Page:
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NAT slipstreaming - any relevance on SNWL?

BWCBWC Cybersecurity Overlord ✭✭✭

Hi all,

I came across this attack called "NAT Slipstreaming" which is quite interessting and I was thinking how it could affect a SonicWall Firewall?

Is this a more theoretical risk and does not affect us at all, or in the light of SonicOS 7 which is linux based, a real thing?


Category: Water Cooler


  • Hello @BWC,

    I am checking internally on this one. I will keep you posted.


    Shipra Sahu

    Technical Support Advisor, Premier Services

  • TKWITSTKWITS Community Legend ✭✭✭✭✭

    Reading more into this... from the author's own admission this is merely a 'modernized' version of a previous method he developed. I wouldn't exactly call it 'new'.

    "This attack requires the NAT/firewall to support ALG (Application Level Gateways), which are mandatory for protocols that can use multiple ports (control channel + data channel) such as SIP and H323 (VoIP protocols), FTP, IRC DCC, etc."

    Seeing that it requires ALG's enabled seems to me like this is directed at consumer-grade devices. "To do this, we'll want to reverse engineer the firmware from common routers." "...however if we can get unencrypted firmware from the manufacturers..." "We'll start with a common router, the Netgear Nighthawk R7000."

    I never use ALGs on business firewalls, in fact some services specifically state not to use them! This doesn't seem very universal if the attacker is specifically looking at underlying code in firmware.

    "Attacker can now connect to arbitrary TCP/UDP services running on victim." Arbitrary. Unless the attacker knows what services are running its becomes another guessing game.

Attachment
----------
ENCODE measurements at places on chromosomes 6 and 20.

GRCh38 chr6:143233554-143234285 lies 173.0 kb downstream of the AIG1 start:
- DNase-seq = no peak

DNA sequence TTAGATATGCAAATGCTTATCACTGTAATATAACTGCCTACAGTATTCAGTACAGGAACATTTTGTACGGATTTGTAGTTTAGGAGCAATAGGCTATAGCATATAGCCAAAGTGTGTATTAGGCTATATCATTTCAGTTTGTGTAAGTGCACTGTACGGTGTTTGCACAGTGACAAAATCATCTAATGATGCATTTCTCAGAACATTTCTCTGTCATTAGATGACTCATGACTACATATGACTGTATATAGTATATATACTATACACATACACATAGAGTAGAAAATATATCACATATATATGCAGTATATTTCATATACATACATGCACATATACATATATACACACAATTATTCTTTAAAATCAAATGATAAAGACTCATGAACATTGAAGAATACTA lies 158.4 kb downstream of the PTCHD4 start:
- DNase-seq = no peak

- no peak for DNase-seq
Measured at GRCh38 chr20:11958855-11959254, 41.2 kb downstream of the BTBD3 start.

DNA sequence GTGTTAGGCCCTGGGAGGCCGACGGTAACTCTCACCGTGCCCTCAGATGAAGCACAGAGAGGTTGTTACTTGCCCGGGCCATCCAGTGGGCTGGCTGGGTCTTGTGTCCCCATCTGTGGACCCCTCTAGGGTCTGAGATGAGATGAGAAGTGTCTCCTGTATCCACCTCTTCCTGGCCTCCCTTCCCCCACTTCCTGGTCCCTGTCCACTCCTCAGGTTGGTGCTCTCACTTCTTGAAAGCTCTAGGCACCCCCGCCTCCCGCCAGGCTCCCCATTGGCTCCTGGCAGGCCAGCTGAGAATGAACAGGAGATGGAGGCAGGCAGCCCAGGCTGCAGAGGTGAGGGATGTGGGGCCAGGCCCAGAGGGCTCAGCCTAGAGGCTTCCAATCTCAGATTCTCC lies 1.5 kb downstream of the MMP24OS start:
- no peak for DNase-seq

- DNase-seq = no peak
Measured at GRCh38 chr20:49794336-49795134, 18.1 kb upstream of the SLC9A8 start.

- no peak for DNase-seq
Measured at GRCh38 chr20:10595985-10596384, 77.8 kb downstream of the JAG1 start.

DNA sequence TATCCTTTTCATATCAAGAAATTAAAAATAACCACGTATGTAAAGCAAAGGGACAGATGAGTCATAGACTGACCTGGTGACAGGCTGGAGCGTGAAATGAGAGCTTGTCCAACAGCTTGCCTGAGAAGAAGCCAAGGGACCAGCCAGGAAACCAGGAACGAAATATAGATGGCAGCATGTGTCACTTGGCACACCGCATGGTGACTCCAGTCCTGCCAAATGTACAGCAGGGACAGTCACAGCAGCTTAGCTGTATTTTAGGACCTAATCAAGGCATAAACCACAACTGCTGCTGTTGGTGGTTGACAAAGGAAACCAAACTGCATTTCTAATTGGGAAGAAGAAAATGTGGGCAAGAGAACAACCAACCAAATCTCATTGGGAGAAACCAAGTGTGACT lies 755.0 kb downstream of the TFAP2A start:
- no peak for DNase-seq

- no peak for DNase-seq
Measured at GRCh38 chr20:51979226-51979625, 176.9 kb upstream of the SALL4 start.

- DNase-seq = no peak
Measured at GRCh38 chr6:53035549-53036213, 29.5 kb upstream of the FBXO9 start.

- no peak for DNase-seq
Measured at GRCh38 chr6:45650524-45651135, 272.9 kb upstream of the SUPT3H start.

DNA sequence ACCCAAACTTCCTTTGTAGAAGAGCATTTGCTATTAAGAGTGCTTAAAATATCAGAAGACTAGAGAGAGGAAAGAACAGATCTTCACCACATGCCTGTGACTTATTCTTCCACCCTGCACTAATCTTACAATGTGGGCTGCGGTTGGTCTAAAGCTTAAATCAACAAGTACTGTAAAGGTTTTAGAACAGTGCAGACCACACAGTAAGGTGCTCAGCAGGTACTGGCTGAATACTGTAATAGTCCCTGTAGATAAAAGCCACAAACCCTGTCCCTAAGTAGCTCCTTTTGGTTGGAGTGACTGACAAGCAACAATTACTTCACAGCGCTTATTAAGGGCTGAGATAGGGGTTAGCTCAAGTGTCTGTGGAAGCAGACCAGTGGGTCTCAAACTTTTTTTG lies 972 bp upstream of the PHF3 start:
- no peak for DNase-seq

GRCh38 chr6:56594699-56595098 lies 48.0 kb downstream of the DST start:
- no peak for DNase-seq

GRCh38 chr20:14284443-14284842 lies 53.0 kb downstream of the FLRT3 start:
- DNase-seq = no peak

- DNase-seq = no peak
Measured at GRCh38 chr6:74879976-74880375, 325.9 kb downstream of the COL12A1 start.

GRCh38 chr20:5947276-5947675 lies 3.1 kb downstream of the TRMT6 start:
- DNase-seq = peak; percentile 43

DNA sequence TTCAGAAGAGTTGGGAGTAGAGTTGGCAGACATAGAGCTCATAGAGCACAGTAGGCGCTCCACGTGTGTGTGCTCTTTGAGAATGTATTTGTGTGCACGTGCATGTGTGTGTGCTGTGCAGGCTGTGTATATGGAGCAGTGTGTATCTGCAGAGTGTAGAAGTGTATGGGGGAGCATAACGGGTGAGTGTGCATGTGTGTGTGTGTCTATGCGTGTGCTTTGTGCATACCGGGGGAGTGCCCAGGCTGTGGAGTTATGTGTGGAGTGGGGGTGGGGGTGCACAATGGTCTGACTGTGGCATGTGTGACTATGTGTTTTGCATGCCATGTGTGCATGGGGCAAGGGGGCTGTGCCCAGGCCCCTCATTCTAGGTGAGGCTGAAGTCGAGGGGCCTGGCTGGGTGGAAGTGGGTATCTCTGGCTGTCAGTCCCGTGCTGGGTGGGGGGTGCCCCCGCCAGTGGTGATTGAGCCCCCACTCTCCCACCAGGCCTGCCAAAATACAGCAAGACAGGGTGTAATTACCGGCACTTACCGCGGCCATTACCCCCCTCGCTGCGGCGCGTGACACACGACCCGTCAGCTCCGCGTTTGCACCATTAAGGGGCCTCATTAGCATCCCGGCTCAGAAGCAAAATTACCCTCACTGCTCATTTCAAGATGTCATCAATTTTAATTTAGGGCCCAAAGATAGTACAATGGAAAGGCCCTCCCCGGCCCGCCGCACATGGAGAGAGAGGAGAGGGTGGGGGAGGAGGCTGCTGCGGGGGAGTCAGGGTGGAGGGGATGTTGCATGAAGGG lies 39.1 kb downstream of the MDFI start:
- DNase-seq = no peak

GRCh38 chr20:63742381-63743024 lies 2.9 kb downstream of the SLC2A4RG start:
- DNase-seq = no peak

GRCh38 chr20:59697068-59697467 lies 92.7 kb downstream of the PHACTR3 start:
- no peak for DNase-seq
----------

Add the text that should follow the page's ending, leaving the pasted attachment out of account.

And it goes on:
While research like this is great and important, I don't think (most) Sonicwall firewalls would end up being attacked with this. I think one important line to note is "however if we can get unencrypted firmware from the manufacturers". I do not know if Sonicwall encrypts their firmware, but my guess is they do.

  • BWCBWC Cybersecurity Overlord ✭✭✭

    Hi @TKWITS

    yeah, avoiding ALGs whenever possible, first thing I do on any Mikrotik deployment is disabling them. And having no ALGs is why we stick with SNWL in the first place.

    The reason why I brought this up in context with SNWL was just because of the fact that SonicOS 7 is Linux based and maybe using some form of ALG for SIP or H.323 etc.

    I was sure that could be easily clarified, but @shiprasahu93 did not reported back for now, but I'am optimistic nothing bad happens in the slipstream of a SNWL.


  • BWCBWC Cybersecurity Overlord ✭✭✭

    Hi all,

    just for the peace of mind, can someone of SNWL confirm or deny any impact, I would like to answer customer requests with a backed Vendor statement?


  • MicahMicah admin
    edited November 2020

    Hello @BWC thank you for your patience as our teams look into this. We plan to release an advisory via shortly. At the time of this post the short answer is "we are not vulnerable". Please understand that the PSIRT will be the source of truth.

    Kind regards,

    @micah - SonicWall's Self-Service Sr. Manager

  • BWCBWC Cybersecurity Overlord ✭✭✭

    Hi @Micah

    perfect, that is what I'am looking for. I was a bit concerned because of the SIP ALG, which is actually called ALG in the TSR.

    Stay safe.


  • @micah - SonicWall's Self-Service Sr. Manager

  • BWCBWC Cybersecurity Overlord ✭✭✭

    Hi @Micah

    there is some development in the World of NAT Slipstreaming and I think we can rely on that "2.0" is no issue as well, correct? Still no ALG, still no trouble.


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